Methods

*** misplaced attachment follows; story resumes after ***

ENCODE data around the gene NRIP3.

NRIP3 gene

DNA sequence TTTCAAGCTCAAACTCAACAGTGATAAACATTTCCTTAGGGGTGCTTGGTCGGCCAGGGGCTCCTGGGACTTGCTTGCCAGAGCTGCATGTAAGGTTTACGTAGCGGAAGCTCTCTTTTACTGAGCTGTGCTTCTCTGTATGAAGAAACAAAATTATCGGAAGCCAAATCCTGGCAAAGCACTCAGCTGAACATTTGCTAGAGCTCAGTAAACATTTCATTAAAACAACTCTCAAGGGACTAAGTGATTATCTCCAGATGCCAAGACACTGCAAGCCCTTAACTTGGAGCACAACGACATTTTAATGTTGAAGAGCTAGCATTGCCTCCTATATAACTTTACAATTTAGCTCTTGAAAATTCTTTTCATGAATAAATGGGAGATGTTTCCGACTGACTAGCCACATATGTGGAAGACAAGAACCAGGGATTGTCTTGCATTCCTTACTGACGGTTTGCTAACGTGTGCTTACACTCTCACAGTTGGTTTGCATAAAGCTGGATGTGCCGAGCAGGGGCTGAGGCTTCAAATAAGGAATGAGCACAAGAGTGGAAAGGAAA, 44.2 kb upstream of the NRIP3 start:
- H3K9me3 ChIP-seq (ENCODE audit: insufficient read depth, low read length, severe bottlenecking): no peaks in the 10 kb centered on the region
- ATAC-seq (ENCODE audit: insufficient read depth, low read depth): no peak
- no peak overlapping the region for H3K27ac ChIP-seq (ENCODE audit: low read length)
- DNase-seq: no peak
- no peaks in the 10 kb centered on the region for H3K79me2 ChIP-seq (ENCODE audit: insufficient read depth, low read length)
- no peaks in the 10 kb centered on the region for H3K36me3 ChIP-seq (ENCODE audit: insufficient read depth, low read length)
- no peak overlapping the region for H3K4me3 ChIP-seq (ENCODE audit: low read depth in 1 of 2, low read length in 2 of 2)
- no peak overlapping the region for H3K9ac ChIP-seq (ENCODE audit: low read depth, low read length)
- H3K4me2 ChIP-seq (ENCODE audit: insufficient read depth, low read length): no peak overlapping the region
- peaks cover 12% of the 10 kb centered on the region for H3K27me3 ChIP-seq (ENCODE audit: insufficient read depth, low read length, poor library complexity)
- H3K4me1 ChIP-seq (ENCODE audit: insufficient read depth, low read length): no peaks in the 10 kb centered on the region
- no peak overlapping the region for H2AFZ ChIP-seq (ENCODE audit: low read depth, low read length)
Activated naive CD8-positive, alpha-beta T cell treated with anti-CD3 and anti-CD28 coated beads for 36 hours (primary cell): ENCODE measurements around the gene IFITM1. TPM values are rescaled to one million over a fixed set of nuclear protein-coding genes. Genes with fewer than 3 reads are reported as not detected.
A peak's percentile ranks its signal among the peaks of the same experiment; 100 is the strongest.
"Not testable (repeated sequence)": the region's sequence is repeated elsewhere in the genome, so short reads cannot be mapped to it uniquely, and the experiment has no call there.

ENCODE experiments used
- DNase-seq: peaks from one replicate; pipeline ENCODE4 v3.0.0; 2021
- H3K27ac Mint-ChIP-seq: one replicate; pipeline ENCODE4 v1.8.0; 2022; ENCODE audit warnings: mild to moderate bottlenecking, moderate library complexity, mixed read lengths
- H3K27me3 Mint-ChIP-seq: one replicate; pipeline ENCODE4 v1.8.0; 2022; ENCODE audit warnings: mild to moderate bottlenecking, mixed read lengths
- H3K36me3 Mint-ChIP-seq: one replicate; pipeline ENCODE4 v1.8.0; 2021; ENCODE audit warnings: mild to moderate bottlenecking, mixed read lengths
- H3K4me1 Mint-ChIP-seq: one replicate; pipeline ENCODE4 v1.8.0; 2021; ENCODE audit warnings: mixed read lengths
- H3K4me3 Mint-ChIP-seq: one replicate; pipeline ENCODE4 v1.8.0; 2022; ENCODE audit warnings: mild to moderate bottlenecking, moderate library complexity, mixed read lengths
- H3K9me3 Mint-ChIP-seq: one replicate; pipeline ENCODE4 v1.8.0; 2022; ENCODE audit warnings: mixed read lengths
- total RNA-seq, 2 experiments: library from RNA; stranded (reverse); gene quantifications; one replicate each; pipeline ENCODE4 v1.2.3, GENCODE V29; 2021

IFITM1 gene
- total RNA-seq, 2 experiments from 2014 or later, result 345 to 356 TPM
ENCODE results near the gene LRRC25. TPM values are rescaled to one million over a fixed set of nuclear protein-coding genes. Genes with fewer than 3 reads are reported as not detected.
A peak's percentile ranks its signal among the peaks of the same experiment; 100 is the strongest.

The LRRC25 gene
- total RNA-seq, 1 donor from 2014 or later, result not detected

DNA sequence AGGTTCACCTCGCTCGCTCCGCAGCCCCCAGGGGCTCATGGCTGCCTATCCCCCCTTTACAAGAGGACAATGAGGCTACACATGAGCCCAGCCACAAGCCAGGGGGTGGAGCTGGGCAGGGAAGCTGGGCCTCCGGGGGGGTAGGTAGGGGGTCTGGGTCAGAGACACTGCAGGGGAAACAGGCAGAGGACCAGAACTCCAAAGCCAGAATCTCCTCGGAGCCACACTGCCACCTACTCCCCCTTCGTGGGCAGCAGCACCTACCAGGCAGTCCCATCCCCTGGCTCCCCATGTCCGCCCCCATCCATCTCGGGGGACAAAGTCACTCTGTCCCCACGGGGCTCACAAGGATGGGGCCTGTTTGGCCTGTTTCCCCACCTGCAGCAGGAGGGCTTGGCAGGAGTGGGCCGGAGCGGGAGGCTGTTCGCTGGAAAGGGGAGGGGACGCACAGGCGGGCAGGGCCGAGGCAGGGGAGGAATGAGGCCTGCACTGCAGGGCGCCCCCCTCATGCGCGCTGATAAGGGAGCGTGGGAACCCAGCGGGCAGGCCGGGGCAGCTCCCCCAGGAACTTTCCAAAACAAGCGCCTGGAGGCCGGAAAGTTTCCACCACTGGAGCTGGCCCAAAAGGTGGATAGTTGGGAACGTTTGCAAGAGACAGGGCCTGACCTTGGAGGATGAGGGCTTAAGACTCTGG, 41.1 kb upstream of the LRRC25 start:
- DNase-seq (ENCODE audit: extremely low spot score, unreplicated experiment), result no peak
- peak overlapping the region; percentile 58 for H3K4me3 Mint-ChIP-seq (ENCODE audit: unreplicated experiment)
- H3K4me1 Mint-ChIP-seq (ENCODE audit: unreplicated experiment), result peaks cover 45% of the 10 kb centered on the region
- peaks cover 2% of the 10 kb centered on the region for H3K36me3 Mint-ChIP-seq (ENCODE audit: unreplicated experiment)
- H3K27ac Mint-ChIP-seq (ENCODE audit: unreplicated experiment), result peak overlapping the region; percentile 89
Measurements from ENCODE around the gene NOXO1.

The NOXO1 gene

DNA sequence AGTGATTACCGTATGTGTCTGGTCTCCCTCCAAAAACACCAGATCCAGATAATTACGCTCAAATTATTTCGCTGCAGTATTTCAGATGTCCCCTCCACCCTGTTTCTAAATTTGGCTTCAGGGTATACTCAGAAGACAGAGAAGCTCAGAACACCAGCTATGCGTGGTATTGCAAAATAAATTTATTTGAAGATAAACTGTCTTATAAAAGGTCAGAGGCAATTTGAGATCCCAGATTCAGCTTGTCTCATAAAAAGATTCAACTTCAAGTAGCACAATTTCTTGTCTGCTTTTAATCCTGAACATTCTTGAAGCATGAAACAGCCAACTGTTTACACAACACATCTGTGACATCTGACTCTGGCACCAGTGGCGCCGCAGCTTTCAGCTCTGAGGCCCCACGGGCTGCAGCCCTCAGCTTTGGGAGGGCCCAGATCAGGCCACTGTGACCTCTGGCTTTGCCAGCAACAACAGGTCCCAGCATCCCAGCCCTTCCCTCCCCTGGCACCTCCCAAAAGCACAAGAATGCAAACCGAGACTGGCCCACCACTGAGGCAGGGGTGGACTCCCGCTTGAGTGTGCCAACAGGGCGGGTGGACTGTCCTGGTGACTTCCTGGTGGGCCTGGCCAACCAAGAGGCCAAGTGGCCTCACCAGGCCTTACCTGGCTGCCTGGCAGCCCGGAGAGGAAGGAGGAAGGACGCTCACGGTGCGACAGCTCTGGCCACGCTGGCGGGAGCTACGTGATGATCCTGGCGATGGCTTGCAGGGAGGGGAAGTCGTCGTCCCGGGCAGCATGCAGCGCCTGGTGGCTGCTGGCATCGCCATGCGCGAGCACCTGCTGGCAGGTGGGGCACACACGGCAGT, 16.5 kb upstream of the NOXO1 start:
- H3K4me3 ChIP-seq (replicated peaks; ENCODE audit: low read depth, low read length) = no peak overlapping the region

We formed a survey team comprised of 2 local villagers, 2 KTR forest department staff, and 2 WWF staff to monitor livestock depredation. The local villagers were selected from different villages, the KTR forest department staff were selected based on their expertise and experience in identifying the predators involved in incidents, and the staff of WWF included a biologist and a field assistant. The team used pre-designed field formats to standardize data collection and recorded photographic evidence. The data collected at the depredation site included name and address of livestock owner, date of depredation (season), time of depredation, type and number of livestock killed, nearest range office, and mode of payment. The IRS process was initiated by the village representatives who provided information to the local forest office about any livestock depredation occurring in any village within the study area. Following this report, the local forest staff investigated to determine the presence of the predator near the village. The depredation was confirmed by the presence of scat or pugmarks at the attack sites and canine puncture marks in livestock (Schaller 1967, Seidensticker and McDougal 1993, Karanth and Sunquist 1995, Karanth and Sunquist 2000). Once the depredation was officially documented, the compensation claim was forwarded to the range officer or the divisional forest officer, who evaluated the claim based on the evidence presented. If the case was verified as valid, an immediate interim relief payment was made. The interim relief amount paid to the livestock owners as financial assistance for a tiger depredation was fixed per government guidelines. It was implemented in the field in accordance with the Memorandum of Understanding signed between the KTR authorities and WWF India. The amount varied from US$8 for goats to US$41 for adult cattle or buffalo. The interim relief amount was immediately paid by WWF in cash. In some instances, where the claim made by livestock owners was delayed, payments were made later. We defined a conflict as any report of interaction between tigers and humans that were responded to and confirmed by the survey team. We categorized conflicts as livestock depredation by tigers, attack on humans by tigers, and tigers killed by humans. Most of the depredations by tigers were single kills, but in some instances we found multiple livestock kills on a single site. Accordingly, we defined a depredation as 1 event that may include multiple kills of livestock. Each depredation was classified by season and time. Seasons were winter (November to February), summer (March to June), monsoon (July to August), and autumn (September to October), and time classified as morning (0500–1200 hours), day (1200–1700 hours), evening (1700–2400 hours), and night (2400–0500 hours).